Here: http://www.mojitogroup.com/presse.html

On 2008-11-16 12:18, Babalu wrote:

...This whole garnish thing is cool!

Very nice! Interesting knife work on that peel, it looks like it curls back on itself..... but it goes two directions!(?)

An idea for you (as if you don't have enough already...) it's a drum right? Why not put two straws in like drumsticks. Or a straw/skewer with a cherry tomato at the top like it is a mallet for beating the drum. Or something kind of egg-shaped to compliment the Bird-Man handle.

And Welcome to a whole new level of cocktail geekery. It wont be long now before you start adding fire to your garnishes.... a crouton or sugar cube with some Overproof liquor makes for an amazing presentation.


On YouTube, I found a couple of slide show videos featuring cocktail garnishes. On youTube search: Rumenaldo.


[ Edited by: Tiki Pop 2008-11-22 14:34 ]

Was just forwarded this link by another good cocktail friend. Glad to see this topic started! Babalu, I love your garnish with the orange peel and blueberries and must admit I'm jealous of your tiki mug.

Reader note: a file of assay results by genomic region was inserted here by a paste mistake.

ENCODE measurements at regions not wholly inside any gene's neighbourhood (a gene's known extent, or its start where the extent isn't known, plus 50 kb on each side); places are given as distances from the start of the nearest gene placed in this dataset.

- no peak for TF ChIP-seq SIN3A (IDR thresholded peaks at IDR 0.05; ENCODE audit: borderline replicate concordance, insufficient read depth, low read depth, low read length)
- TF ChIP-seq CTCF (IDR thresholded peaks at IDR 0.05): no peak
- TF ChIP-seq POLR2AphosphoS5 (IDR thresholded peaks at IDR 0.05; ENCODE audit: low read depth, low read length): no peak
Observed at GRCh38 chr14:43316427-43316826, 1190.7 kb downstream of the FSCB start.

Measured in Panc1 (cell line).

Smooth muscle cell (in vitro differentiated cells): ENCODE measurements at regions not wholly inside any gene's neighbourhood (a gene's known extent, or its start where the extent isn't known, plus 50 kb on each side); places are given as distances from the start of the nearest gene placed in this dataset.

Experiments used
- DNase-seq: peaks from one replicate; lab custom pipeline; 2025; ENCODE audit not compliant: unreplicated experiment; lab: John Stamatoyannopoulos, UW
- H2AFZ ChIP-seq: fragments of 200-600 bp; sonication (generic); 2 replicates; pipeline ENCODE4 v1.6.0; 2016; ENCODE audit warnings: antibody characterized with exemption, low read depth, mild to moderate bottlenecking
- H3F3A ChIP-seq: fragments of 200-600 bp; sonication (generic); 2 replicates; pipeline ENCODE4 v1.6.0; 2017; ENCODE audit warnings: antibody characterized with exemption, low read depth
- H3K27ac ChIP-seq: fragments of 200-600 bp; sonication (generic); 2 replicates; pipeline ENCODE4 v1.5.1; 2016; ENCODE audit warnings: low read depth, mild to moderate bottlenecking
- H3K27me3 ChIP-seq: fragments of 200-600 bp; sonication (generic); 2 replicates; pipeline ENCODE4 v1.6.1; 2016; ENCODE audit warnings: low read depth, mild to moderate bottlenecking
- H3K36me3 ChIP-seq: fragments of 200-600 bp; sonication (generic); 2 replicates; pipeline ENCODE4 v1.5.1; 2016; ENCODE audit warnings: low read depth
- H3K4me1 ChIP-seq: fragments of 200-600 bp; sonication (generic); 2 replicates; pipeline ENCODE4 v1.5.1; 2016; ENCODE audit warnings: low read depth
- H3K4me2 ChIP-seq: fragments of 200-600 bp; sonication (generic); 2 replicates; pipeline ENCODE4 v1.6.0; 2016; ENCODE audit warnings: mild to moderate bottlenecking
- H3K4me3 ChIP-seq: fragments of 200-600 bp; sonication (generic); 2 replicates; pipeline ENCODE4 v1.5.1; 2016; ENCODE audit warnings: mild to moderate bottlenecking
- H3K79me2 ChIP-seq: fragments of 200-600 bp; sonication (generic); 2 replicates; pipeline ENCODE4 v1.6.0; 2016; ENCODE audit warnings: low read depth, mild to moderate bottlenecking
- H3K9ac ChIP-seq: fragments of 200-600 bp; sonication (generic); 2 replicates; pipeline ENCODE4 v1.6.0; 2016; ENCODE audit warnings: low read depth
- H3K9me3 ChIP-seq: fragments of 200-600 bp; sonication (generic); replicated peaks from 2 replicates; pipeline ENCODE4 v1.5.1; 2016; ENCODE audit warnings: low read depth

If you guys have any questions about garnishing, ask away. I see more than a few of my pics made it into the thread here... :)

[ Edited by: kaiserpenguin 2009-01-07 20:23 ]


The Penguin speaks! :o

Welcome to the forum, sir. See you tonight with a little something floaty!

That orange garnish was cool! and i like the tiki mug, real nice.


Thank you guys. That was a cut back on both of those different orange peels used. There has been a few other mugs that I have done lately that flew away before I had the chance to play with them on this thread. Next ones up, I'll try harder to get-um over here.

Kaiser Penguin, Some of those garnishes of yours are simply stunning!...wonderful shots as well. Hope to see some more of your work posted here in the future

I brought some new funky tools over the Holiday to try out...no clue yet how they are used yet...I'll figure it out :-)

I tried and experiment tonight with fair results; I took some canned guava paste and melted it in the microwave, the put it in a Moai ice cube tray and chilled it. The Guava paste is usually a prettier pink color, I think I've had this can for a while. But now I know that guava paste can be molded and it stays gelled better at room temp than Jello would.